Insurers Get Rebates When Consumers Pay Full Price for Medications
Consumers with high-deductible health insurance plans often pay full price while insurers get a rebate
Millions of patients in the United States with high-deductible health insurance do not know that the companies that manufacture their medications offer rebates that could cut out-of-pocket costs in half—and that those rebates are nearly always paid to insurance companies and drug-benefit manufacturers.
"More than $100 billion a year"
"Behind the scenes," reports Bloomberg, "drugmakers gave insurers and benefit managers more than $100 billion a year in rebates and other discounts to reduce the skyrocketing cost of drugs for diabetes, asthma, arthritis and allergies."
When an insurer actually pays for a medication, no one has a problem with it when the insurer gets a rebate check. The problem arises when insurers get rebate checks for medications paid for out of pocket by consumers.
This situation is becoming more common as more people are enrolling in insurance plans with high deductibles. According to the Kaiser Family Foundation, one fourth of employees participating in employer plans have to pay the full cost of their medicines before their coverage will kick in—an increase from 17 percent of workers in that situation in 2011. In these instances, insurers get the rebates even though they have not paid a penny.
As pharmaceutical companies have been coming under heavy fire from Congress for increasing the price of even old medications by as much as 5,000 percent, this rebate practice undermines the argument put forth by the industry that the discounts it provides to consumers protects them from high list prices.
Bloomberg contacted eight drug manufacturers, including Novo Nordisk, Merck, Pfizer, and Mylan regarding this issue. All eight said that the contracts they have with benefit managers and insurers generally require that any rebates be paid to them on all prescriptions—even when it is the patient paying for the medication due to a high deductible.
Take the case of a $600 prescription, for instance. Adam Fein, president of Pembroke Consulting, says that in such a case as this, "if the patient has a high-deductible plan, then the insurer could pocket the $300 rebate and not share it with the patient."
Drug makers like Mylan claim that the situation reflects changes in the insurance market that are outside of their control. The Kaiser Family Foundation estimates that the average deductible for an employee has quadrupled to $1,221 over the past 10 years. Consumers who got their insurance under the Affordable Care Act, also known as Obamacare, frequently have to pay $3,000 or even more before their insurance will kick in.
"We regret that our programs did not keep pace with the evolving health-care system, and, as a result, some patients are facing out-of-pocket costs that were never intended, potentially leading to stress upon them and their families," Mylan wrote to Congress last month.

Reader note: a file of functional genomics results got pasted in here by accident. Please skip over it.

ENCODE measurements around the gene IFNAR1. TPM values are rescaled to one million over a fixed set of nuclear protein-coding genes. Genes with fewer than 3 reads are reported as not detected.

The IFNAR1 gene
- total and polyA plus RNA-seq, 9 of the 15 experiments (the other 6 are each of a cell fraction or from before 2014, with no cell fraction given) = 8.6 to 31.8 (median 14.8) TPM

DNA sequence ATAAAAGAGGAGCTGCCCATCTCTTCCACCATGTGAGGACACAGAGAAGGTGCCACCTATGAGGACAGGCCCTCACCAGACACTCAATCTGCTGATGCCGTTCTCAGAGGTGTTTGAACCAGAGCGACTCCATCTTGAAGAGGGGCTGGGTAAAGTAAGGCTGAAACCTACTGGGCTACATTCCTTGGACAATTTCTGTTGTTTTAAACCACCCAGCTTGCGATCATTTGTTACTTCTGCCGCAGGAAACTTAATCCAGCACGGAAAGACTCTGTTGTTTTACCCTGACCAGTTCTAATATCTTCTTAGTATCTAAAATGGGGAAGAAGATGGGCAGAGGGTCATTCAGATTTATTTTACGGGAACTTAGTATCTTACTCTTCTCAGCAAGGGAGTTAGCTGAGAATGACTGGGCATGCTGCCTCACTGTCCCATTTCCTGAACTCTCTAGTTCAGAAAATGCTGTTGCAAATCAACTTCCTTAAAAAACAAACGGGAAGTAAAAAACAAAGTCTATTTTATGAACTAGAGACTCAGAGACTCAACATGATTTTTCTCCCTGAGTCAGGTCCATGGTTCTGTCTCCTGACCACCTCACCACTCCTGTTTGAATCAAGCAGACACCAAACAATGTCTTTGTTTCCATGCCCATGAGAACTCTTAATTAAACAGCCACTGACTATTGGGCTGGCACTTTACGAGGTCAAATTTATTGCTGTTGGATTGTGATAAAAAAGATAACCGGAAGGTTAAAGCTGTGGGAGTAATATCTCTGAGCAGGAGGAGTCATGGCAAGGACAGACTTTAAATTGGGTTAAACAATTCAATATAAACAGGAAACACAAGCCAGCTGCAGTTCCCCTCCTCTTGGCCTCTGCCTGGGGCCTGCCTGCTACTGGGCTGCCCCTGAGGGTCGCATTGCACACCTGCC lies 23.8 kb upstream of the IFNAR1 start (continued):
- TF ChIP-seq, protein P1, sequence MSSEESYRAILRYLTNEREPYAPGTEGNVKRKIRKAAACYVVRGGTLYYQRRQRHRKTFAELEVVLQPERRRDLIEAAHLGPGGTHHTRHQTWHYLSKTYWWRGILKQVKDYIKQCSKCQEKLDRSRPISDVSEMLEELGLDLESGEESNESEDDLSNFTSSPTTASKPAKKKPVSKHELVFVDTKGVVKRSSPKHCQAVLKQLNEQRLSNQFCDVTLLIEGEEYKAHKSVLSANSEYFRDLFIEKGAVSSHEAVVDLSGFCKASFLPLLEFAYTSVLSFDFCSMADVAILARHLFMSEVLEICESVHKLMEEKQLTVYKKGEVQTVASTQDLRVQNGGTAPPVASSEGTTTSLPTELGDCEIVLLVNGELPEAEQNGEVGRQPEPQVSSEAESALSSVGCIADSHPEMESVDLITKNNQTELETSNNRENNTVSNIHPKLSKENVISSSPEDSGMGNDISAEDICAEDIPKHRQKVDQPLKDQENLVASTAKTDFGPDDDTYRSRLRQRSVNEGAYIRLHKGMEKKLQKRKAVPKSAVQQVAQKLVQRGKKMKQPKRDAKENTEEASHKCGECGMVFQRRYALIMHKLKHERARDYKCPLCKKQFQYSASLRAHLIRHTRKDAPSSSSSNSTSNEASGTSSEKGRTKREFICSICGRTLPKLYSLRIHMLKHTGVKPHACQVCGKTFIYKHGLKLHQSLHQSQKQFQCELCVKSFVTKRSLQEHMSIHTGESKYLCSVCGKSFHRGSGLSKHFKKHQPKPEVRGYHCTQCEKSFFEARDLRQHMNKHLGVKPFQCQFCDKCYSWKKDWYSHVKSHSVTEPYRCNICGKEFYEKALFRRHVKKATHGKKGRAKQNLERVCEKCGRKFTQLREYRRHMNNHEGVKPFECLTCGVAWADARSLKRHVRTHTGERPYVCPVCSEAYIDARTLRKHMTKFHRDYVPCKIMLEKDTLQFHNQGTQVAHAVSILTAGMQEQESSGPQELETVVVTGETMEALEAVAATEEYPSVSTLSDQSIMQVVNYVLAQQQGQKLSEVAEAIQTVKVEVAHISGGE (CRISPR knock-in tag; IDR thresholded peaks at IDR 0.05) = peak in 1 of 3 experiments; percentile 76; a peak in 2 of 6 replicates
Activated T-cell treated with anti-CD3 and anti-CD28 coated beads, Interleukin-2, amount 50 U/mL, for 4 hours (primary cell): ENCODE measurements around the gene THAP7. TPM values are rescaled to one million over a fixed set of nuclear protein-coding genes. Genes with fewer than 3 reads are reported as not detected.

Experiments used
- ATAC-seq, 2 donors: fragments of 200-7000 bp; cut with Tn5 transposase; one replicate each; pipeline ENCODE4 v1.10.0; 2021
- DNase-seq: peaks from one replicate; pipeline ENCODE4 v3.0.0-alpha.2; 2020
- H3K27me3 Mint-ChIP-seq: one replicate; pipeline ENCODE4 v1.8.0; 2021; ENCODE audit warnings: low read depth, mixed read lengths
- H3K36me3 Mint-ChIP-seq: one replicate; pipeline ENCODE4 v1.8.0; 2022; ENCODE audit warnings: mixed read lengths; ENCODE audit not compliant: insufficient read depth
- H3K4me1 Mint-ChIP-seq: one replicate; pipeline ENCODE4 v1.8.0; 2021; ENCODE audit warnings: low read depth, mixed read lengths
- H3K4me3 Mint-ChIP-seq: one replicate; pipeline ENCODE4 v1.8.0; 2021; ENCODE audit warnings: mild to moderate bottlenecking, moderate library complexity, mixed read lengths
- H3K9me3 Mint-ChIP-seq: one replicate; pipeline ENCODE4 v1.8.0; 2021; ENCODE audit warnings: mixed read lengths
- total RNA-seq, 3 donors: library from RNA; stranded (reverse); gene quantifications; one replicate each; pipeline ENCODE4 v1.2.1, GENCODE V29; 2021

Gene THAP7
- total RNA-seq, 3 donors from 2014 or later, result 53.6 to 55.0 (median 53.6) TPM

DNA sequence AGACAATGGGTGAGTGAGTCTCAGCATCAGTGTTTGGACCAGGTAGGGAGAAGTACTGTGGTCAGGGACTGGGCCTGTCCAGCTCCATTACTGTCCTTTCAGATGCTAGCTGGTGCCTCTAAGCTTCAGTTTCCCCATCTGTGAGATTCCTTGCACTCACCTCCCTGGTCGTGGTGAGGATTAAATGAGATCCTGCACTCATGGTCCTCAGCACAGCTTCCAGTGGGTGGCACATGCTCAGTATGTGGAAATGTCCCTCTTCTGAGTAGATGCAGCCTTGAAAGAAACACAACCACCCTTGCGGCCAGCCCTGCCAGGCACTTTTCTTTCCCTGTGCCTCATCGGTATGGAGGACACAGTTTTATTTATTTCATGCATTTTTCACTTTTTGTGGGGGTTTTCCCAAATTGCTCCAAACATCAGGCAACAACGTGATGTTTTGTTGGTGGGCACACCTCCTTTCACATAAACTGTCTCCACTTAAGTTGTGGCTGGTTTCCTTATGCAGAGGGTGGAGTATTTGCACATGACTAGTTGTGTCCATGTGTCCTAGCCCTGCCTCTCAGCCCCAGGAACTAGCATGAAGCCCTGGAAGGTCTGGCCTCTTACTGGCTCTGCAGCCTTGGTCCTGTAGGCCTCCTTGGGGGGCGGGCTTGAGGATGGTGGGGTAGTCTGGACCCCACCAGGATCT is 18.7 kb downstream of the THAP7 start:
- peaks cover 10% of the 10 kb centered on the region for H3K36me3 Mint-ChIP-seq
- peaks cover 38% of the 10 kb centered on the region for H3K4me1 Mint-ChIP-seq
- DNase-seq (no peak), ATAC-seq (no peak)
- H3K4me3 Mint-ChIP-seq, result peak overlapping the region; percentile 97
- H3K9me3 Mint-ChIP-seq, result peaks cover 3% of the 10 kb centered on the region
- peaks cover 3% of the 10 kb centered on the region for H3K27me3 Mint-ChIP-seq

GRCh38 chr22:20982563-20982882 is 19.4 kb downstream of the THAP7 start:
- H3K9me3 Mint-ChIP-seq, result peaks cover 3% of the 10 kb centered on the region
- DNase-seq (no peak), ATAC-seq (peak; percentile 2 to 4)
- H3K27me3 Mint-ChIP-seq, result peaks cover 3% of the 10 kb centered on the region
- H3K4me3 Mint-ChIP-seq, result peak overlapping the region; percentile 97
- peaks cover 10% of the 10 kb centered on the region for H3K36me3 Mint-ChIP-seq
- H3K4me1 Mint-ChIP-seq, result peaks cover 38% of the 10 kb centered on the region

Mylan has claimed that it discounts its EpiPen—an emergency allergy injection device—by more than 50 percent on average, and Novo Nordisk claims to offer a similar cut in the price of its U.S. drugs. Although the majority of patients do not pay the full cost of their medications, "a small but growing" number now have to do so due to increasing deductibles, said Novo spokesman Ken Inchausti.
Generally, rebate money that comes from pharmaceutical companies gets lumped together into payments made every quarter, payments that can add up to hundreds of thousands of dollars. According to Glen Perry, director of pharmacy services for nonprofit insurer Blue Cross Blue Shield of Michigan, lower premiums can result from such rebate checks. Christine Cramer, spokeswoman for CVS Health Corp., said that her company gives "the vast majority of rebates" back to those clients, while Express Scripts Holding Co. claims that it gives back about 90 percent of rebates to its customers, keeping only about 10 percent as its compensation.
Meanwhile, employers and insurers have figured out an easy way to avoid the issue entirely for many of their employees and customers: make exempt from deductibles medications for chronic conditions such as diabetes.
There is another solution, however, that seems even simpler: break up the rebate checks and send the money back to the patients who actually paid for the medications. Why not just do this?
Representatives of corporate health plans claim that doing so would not be practical since they only receive the rebates months after employees actually purchased the drugs.
"It would be very difficult to figure out how to administer that," said Laurel Pickering, chief executive of the Northeast Business Group on Health.